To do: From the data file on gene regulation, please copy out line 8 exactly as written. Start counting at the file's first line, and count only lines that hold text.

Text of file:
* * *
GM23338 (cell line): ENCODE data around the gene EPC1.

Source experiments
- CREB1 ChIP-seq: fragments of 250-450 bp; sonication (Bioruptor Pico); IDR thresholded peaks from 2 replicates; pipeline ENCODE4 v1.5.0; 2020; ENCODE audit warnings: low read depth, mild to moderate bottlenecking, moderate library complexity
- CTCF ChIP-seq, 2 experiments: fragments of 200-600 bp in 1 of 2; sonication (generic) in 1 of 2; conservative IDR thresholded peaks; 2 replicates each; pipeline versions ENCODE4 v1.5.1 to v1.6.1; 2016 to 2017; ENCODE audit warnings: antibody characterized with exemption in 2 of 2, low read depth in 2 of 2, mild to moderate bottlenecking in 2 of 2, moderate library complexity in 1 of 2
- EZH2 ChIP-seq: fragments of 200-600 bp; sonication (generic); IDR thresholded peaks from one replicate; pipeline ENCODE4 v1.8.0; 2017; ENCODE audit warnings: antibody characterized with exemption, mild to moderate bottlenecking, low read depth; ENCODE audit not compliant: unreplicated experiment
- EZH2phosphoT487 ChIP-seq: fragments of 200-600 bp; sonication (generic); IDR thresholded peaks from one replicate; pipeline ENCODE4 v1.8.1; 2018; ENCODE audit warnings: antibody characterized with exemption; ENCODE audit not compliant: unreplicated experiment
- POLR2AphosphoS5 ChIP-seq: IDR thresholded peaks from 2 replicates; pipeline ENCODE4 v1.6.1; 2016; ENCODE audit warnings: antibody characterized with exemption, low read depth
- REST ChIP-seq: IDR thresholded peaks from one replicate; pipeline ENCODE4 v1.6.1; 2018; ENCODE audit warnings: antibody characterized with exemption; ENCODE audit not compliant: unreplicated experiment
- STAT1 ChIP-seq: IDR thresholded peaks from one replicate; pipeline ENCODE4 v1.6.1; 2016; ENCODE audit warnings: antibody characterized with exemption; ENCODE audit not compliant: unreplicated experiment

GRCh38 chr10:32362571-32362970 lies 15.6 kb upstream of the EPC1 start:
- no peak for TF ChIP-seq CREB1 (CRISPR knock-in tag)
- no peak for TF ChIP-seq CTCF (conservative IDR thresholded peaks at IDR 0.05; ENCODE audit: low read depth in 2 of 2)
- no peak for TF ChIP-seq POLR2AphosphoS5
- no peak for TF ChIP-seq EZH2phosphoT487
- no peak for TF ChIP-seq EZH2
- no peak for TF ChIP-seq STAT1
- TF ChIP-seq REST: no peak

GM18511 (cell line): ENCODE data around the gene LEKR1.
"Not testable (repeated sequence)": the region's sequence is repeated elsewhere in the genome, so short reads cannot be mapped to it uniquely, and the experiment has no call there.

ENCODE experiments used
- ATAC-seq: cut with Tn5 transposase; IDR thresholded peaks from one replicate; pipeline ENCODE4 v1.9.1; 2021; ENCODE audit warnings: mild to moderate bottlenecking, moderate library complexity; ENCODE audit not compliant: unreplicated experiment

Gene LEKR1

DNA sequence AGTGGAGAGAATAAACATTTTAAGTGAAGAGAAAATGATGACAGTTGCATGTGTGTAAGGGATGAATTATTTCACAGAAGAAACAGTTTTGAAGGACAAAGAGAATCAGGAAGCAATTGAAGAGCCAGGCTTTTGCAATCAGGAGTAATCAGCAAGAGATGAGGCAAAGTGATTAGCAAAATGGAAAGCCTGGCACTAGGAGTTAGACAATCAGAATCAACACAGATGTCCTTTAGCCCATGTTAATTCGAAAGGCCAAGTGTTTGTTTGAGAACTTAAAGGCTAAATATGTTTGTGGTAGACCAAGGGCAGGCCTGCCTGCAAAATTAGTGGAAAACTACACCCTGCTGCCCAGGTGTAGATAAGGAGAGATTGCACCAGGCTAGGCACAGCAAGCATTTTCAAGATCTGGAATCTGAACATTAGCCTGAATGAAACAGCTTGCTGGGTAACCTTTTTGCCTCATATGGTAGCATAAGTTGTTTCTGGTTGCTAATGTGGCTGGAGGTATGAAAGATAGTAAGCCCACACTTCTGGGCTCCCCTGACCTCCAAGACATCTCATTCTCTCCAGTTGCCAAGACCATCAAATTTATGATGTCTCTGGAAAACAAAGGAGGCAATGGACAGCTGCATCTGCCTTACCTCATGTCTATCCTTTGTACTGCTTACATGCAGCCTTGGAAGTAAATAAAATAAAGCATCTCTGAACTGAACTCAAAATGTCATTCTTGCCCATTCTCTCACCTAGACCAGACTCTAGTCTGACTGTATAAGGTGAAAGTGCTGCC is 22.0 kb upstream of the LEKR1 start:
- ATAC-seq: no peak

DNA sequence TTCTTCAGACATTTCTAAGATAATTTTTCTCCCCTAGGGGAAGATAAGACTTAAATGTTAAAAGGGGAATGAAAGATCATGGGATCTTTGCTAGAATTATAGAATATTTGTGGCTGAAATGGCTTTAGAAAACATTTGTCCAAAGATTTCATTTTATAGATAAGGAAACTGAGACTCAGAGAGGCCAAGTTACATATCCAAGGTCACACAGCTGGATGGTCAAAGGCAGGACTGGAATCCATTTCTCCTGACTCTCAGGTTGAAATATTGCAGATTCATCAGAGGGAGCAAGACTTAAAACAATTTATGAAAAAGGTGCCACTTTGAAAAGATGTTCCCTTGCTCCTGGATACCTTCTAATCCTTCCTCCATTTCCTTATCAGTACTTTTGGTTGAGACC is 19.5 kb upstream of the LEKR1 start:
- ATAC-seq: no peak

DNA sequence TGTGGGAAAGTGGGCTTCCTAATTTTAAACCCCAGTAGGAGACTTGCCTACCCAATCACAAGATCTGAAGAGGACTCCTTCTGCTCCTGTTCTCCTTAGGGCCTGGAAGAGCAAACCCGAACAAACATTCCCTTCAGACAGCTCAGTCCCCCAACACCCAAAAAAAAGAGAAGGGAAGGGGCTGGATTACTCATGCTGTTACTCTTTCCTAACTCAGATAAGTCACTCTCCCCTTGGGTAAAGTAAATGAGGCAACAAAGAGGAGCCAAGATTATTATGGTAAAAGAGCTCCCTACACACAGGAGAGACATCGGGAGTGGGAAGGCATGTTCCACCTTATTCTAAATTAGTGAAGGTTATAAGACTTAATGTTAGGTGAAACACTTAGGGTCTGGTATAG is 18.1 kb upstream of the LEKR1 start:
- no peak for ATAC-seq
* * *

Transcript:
- REST ChIP-seq: IDR thresholded peaks from one replicate; pipeline ENCODE4 v1.6.1; 2018; ENCODE audit warnings: antibody characterized with exemption; ENCODE audit not compliant: unreplicated experiment